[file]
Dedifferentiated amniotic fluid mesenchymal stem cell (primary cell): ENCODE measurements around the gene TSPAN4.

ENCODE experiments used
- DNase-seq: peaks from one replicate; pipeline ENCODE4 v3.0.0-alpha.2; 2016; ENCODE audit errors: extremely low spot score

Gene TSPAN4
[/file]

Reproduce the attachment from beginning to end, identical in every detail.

Dedifferentiated amniotic fluid mesenchymal stem cell (primary cell): ENCODE measurements around the gene TSPAN4.

ENCODE experiments used
- DNase-seq: peaks from one replicate; pipeline ENCODE4 v3.0.0-alpha.2; 2016; ENCODE audit errors: extremely low spot score

Gene TSPAN4